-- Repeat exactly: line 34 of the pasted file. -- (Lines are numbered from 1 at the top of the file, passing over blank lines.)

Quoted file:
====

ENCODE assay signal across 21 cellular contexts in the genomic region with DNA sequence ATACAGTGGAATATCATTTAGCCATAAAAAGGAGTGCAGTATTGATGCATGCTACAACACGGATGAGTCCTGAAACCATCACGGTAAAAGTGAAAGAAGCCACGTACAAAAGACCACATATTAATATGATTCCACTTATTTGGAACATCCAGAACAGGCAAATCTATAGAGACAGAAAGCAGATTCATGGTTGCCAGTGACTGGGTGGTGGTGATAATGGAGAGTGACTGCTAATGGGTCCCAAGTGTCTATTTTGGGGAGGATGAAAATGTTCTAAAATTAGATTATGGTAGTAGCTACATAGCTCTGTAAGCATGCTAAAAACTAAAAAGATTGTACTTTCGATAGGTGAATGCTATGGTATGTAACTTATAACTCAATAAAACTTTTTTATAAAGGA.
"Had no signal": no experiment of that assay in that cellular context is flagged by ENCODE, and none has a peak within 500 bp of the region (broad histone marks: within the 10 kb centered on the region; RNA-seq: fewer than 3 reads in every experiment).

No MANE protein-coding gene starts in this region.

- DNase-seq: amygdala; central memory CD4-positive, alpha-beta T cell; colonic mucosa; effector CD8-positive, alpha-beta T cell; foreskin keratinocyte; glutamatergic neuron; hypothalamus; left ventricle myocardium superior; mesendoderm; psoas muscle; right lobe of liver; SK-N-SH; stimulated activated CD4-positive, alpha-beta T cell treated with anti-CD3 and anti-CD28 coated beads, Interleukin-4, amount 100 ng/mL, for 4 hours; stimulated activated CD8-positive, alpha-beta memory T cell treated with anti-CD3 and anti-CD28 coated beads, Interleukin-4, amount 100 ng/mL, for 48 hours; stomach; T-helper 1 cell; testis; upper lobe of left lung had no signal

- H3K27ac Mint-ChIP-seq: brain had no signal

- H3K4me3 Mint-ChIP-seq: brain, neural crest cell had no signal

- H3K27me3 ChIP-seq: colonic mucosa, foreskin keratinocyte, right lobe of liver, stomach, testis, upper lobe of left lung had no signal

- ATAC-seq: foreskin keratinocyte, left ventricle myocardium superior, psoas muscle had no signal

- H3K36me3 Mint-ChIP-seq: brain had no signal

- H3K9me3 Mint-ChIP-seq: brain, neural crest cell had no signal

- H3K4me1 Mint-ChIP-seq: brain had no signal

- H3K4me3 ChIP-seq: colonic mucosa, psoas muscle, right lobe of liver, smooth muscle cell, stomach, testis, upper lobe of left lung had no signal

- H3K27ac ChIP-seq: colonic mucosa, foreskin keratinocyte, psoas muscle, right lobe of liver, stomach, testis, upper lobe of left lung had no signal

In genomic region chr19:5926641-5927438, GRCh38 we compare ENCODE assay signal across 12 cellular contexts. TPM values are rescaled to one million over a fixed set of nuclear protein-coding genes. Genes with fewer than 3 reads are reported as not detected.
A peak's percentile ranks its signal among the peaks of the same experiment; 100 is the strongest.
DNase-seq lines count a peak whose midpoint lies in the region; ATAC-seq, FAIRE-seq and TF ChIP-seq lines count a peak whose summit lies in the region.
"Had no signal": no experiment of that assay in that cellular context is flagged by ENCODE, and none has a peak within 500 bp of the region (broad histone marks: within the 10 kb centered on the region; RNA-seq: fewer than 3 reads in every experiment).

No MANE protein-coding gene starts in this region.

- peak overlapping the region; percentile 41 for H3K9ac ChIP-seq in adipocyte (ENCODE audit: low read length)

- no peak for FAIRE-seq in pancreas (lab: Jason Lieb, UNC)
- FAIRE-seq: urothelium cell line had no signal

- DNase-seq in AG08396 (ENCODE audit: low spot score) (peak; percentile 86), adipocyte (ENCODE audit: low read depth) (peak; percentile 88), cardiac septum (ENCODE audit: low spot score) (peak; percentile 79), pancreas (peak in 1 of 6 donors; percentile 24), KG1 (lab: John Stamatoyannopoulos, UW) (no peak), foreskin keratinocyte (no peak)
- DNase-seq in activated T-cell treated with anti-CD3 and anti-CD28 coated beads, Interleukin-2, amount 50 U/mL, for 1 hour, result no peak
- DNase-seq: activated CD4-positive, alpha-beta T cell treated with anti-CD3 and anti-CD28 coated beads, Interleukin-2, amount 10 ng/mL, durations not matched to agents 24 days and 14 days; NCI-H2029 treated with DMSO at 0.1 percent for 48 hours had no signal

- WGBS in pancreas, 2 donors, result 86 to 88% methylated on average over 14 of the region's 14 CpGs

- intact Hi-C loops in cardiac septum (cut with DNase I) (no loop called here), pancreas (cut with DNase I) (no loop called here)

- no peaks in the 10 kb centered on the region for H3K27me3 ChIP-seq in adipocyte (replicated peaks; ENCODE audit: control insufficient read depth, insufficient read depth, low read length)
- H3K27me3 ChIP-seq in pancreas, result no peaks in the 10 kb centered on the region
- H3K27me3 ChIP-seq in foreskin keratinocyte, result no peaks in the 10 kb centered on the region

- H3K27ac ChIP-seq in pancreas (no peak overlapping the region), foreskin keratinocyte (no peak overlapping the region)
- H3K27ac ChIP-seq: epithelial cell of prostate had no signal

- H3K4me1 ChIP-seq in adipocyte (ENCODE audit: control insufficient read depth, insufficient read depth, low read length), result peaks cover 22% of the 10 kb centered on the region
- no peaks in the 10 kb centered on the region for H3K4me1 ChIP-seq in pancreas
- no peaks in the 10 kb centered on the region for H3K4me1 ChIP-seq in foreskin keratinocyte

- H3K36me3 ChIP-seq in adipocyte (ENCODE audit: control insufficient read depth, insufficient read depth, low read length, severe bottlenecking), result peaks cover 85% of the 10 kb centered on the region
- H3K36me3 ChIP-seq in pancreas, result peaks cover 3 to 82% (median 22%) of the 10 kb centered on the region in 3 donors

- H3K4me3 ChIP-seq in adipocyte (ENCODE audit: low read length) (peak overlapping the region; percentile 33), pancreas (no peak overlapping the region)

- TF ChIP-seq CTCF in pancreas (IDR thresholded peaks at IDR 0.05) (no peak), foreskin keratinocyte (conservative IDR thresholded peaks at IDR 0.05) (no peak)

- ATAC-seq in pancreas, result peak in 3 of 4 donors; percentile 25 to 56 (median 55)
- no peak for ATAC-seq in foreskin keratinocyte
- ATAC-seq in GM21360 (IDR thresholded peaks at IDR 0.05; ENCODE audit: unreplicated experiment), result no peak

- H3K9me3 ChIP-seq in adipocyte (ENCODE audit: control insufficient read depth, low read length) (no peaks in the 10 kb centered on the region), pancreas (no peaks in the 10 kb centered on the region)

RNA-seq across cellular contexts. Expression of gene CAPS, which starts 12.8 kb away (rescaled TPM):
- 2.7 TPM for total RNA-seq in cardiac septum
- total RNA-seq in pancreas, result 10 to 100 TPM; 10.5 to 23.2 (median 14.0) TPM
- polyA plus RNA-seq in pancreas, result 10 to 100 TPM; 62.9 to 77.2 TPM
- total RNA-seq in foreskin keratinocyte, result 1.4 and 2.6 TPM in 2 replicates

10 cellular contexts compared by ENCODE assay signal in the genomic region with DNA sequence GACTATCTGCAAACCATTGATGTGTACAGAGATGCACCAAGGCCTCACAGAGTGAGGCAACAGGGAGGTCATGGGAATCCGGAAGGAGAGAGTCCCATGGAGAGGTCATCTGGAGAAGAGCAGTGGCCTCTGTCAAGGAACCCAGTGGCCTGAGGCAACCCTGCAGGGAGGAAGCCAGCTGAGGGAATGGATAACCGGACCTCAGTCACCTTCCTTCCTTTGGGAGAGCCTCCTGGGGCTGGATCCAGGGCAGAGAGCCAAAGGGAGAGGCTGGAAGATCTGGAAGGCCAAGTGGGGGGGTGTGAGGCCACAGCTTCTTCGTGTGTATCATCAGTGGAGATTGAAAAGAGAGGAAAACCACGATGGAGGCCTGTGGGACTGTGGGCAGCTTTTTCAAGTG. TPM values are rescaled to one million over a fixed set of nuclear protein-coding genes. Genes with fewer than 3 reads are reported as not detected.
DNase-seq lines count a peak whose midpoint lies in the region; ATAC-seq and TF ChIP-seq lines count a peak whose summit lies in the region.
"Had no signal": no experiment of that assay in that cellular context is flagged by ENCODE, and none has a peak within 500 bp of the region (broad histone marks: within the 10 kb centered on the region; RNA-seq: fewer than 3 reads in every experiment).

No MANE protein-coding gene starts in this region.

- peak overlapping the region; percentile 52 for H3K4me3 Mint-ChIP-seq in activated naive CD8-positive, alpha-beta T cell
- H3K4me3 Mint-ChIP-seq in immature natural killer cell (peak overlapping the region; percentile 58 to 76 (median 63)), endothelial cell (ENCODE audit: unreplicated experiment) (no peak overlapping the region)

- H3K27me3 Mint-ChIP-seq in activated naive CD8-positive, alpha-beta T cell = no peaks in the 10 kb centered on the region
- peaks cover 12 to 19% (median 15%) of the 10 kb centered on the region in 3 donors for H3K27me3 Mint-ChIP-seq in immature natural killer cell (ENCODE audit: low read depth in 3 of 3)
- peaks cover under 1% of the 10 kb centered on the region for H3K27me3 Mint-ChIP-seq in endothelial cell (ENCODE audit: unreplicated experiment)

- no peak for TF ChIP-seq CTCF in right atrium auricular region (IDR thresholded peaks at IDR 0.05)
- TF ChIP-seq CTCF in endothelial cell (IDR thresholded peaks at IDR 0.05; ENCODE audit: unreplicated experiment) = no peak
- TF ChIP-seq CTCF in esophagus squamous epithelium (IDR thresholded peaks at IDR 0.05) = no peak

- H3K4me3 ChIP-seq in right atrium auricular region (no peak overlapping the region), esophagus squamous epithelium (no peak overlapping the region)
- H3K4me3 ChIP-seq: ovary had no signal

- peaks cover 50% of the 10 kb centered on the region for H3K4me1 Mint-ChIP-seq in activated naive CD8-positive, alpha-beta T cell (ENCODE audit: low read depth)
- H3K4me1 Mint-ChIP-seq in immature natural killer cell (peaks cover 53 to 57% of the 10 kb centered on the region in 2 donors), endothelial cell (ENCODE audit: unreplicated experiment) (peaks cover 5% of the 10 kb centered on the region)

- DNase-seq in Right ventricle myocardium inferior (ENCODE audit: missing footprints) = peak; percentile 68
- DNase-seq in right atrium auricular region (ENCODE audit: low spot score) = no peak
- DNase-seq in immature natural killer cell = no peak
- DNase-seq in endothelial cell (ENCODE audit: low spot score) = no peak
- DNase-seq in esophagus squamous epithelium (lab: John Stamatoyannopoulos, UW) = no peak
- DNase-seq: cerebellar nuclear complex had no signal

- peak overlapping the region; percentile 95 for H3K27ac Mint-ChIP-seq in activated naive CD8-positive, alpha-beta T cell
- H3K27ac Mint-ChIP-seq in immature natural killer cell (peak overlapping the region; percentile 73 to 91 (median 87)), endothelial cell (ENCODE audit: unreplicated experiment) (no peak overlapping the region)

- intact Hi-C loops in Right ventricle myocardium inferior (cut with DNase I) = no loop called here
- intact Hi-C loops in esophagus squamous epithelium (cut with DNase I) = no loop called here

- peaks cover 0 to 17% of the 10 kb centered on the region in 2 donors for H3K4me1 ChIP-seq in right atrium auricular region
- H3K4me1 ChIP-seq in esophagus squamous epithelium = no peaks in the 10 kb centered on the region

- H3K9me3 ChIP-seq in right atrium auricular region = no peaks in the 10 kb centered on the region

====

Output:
- no peaks in the 10 kb centered on the region for H3K4me1 ChIP-seq in foreskin keratinocyte